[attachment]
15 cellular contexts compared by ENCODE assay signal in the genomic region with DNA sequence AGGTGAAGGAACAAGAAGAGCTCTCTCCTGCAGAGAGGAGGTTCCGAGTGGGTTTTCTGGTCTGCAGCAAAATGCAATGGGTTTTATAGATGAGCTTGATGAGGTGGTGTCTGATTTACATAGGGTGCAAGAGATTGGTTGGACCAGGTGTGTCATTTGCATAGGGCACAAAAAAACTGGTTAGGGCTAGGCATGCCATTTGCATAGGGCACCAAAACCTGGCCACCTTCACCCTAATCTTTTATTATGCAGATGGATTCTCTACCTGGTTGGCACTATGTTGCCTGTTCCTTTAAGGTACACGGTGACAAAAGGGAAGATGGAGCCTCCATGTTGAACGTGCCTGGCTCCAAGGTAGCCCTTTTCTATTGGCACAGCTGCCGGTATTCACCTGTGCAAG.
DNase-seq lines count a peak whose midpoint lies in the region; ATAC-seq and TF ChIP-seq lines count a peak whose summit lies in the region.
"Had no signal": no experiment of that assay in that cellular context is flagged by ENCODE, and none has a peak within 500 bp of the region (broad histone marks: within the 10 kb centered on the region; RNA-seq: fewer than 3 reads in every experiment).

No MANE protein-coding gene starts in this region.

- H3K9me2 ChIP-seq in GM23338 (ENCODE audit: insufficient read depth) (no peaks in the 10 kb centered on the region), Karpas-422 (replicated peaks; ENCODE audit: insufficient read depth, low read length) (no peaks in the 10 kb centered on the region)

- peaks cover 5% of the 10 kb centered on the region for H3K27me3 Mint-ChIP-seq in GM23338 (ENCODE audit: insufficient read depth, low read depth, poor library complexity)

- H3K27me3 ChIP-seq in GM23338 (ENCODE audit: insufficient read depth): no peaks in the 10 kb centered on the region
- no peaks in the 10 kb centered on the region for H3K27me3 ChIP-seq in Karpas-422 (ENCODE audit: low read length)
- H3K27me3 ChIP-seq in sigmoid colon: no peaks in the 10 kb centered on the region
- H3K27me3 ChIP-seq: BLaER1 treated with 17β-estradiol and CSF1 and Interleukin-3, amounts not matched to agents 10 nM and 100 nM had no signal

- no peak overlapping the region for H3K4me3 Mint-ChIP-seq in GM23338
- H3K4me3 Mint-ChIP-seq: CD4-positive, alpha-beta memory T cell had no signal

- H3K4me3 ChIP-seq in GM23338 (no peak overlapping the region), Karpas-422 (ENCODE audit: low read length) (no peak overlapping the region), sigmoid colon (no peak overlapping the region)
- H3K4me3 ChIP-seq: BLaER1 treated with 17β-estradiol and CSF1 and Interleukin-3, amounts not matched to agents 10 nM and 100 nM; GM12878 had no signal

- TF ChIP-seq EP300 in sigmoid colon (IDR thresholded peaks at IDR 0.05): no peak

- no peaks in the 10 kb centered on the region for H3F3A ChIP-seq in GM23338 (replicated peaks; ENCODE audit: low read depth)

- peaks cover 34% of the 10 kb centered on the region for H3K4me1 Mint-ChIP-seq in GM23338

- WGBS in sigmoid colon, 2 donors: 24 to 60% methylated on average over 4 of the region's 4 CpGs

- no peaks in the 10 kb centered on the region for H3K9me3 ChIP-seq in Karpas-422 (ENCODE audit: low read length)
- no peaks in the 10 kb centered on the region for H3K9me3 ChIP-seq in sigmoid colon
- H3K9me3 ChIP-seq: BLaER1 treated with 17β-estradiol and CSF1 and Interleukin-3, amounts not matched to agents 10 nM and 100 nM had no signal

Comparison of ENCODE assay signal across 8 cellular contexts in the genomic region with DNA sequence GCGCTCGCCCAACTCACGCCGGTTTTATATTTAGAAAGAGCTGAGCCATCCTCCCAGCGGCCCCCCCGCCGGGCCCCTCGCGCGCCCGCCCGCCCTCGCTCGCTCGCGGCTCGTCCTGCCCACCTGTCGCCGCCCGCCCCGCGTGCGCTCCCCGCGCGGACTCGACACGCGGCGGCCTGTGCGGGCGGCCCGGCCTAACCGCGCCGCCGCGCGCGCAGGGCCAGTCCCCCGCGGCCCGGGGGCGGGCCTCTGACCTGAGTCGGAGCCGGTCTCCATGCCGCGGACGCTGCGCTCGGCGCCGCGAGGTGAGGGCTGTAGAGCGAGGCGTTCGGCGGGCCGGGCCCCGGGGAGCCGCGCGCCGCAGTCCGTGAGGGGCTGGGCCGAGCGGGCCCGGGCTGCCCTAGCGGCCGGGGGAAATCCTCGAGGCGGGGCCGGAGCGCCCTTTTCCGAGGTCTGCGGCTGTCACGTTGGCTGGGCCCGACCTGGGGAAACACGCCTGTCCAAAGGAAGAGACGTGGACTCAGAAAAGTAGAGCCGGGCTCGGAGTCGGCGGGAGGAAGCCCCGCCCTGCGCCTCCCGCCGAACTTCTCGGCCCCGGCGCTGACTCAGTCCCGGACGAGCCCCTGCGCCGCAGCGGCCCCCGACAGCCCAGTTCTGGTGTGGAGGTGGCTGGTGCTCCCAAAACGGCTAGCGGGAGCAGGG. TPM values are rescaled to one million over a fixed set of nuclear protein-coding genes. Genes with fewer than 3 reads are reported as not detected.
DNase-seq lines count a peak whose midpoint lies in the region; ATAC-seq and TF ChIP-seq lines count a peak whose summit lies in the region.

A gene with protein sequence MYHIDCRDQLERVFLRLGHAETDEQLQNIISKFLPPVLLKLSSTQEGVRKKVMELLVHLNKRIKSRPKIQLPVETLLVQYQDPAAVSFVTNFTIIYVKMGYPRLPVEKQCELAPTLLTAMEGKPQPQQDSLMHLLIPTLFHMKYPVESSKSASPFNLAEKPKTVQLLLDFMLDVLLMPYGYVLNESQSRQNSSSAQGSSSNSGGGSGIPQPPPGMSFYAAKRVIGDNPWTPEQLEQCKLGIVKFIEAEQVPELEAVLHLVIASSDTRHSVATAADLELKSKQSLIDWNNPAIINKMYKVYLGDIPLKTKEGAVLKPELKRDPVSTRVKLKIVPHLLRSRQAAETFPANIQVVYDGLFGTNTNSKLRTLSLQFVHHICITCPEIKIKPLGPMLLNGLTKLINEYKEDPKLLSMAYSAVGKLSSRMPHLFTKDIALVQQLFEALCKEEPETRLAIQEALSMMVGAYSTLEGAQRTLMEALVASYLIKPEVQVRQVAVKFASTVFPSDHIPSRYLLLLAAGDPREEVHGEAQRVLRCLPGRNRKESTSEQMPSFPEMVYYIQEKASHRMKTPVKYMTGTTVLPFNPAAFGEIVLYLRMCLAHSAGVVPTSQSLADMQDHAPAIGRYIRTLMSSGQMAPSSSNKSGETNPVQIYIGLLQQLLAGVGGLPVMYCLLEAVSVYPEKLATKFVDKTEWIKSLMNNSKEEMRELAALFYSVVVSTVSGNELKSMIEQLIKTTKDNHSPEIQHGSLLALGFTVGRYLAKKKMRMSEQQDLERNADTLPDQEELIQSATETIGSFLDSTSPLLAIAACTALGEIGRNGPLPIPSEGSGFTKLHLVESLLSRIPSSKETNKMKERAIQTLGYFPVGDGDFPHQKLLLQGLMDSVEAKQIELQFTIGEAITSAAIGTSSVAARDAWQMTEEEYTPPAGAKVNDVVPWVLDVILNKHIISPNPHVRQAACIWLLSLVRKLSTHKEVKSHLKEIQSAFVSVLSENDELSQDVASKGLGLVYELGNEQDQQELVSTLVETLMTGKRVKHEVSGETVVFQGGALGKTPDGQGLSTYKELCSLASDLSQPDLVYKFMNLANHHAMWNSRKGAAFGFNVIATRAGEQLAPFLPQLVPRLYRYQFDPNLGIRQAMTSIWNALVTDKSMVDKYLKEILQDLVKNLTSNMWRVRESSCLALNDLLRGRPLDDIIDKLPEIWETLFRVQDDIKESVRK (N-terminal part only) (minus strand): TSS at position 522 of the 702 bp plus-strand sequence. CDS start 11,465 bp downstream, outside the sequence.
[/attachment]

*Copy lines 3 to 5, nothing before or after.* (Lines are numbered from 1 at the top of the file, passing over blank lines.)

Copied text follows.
"Had no signal": no experiment of that assay in that cellular context is flagged by ENCODE, and none has a peak within 500 bp of the region (broad histone marks: within the 10 kb centered on the region; RNA-seq: fewer than 3 reads in every experiment).

No MANE protein-coding gene starts in this region.

- H3K9me2 ChIP-seq in GM23338 (ENCODE audit: insufficient read depth) (no peaks in the 10 kb centered on the region), Karpas-422 (replicated peaks; ENCODE audit: insufficient read depth, low read length) (no peaks in the 10 kb centered on the region)